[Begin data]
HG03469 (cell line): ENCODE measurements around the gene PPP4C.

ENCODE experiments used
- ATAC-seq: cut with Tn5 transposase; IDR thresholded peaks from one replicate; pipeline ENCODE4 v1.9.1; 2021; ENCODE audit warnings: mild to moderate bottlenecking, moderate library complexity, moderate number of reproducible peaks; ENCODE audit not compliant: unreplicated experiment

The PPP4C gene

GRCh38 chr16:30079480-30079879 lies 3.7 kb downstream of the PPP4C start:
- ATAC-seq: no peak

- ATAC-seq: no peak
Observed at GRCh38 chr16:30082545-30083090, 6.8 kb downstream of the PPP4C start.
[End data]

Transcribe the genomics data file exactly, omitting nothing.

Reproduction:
HG03469 (cell line): ENCODE measurements around the gene PPP4C.

ENCODE experiments used
- ATAC-seq: cut with Tn5 transposase; IDR thresholded peaks from one replicate; pipeline ENCODE4 v1.9.1; 2021; ENCODE audit warnings: mild to moderate bottlenecking, moderate library complexity, moderate number of reproducible peaks; ENCODE audit not compliant: unreplicated experiment

The PPP4C gene

GRCh38 chr16:30079480-30079879 lies 3.7 kb downstream of the PPP4C start:
- ATAC-seq: no peak

- ATAC-seq: no peak
Observed at GRCh38 chr16:30082545-30083090, 6.8 kb downstream of the PPP4C start.